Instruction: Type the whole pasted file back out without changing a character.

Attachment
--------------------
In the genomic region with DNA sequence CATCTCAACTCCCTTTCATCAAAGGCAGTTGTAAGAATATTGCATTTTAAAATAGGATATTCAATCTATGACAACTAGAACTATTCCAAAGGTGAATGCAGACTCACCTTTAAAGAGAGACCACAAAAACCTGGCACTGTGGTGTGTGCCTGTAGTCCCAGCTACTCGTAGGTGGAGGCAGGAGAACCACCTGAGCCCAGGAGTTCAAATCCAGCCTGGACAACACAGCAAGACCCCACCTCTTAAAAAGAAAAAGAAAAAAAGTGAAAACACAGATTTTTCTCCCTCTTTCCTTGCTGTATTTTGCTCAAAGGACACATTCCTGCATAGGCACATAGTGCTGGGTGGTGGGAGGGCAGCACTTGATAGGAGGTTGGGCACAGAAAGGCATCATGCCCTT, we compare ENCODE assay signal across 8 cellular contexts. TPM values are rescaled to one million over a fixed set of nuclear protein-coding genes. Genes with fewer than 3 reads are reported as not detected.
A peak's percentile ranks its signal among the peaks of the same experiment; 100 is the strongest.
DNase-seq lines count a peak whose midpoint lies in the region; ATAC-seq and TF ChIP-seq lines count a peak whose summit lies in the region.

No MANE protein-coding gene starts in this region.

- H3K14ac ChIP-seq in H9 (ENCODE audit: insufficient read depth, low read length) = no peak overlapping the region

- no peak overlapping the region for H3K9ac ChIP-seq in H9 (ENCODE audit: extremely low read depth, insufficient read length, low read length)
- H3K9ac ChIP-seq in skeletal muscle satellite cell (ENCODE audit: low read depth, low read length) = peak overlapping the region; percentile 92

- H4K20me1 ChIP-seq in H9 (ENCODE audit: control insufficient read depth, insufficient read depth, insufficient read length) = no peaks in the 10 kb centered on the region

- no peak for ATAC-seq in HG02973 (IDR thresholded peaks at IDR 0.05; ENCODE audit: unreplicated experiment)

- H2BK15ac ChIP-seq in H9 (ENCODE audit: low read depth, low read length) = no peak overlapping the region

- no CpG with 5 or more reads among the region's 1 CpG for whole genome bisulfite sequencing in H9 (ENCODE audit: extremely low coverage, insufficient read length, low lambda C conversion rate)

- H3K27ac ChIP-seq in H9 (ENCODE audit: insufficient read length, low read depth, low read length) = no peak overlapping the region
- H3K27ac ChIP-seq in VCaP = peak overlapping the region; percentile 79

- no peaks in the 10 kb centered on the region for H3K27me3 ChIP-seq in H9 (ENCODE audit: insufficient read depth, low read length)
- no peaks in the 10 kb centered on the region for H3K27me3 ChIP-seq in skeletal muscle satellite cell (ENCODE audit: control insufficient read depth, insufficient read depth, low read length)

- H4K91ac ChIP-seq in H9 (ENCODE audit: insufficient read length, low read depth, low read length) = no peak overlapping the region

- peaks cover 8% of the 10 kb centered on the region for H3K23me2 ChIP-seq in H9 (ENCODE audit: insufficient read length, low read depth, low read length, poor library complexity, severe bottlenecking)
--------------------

In the genomic region with DNA sequence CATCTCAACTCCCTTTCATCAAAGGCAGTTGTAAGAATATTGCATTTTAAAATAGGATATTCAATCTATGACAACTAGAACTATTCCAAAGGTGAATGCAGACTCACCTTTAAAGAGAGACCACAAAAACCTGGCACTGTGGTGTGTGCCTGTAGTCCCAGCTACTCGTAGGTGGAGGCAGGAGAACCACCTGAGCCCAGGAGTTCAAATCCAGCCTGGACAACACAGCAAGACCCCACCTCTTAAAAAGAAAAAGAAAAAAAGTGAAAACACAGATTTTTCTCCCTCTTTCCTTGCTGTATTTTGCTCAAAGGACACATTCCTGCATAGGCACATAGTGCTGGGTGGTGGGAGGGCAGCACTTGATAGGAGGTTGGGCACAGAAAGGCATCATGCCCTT, we compare ENCODE assay signal across 8 cellular contexts. TPM values are rescaled to one million over a fixed set of nuclear protein-coding genes. Genes with fewer than 3 reads are reported as not detected.
A peak's percentile ranks its signal among the peaks of the same experiment; 100 is the strongest.
DNase-seq lines count a peak whose midpoint lies in the region; ATAC-seq and TF ChIP-seq lines count a peak whose summit lies in the region.

No MANE protein-coding gene starts in this region.

- H3K14ac ChIP-seq in H9 (ENCODE audit: insufficient read depth, low read length) = no peak overlapping the region

- no peak overlapping the region for H3K9ac ChIP-seq in H9 (ENCODE audit: extremely low read depth, insufficient read length, low read length)
- H3K9ac ChIP-seq in skeletal muscle satellite cell (ENCODE audit: low read depth, low read length) = peak overlapping the region; percentile 92

- H4K20me1 ChIP-seq in H9 (ENCODE audit: control insufficient read depth, insufficient read depth, insufficient read length) = no peaks in the 10 kb centered on the region

- no peak for ATAC-seq in HG02973 (IDR thresholded peaks at IDR 0.05; ENCODE audit: unreplicated experiment)

- H2BK15ac ChIP-seq in H9 (ENCODE audit: low read depth, low read length) = no peak overlapping the region

- no CpG with 5 or more reads among the region's 1 CpG for whole genome bisulfite sequencing in H9 (ENCODE audit: extremely low coverage, insufficient read length, low lambda C conversion rate)

- H3K27ac ChIP-seq in H9 (ENCODE audit: insufficient read length, low read depth, low read length) = no peak overlapping the region
- H3K27ac ChIP-seq in VCaP = peak overlapping the region; percentile 79

- no peaks in the 10 kb centered on the region for H3K27me3 ChIP-seq in H9 (ENCODE audit: insufficient read depth, low read length)
- no peaks in the 10 kb centered on the region for H3K27me3 ChIP-seq in skeletal muscle satellite cell (ENCODE audit: control insufficient read depth, insufficient read depth, low read length)

- H4K91ac ChIP-seq in H9 (ENCODE audit: insufficient read length, low read depth, low read length) = no peak overlapping the region

- peaks cover 8% of the 10 kb centered on the region for H3K23me2 ChIP-seq in H9 (ENCODE audit: insufficient read length, low read depth, low read length, poor library complexity, severe bottlenecking)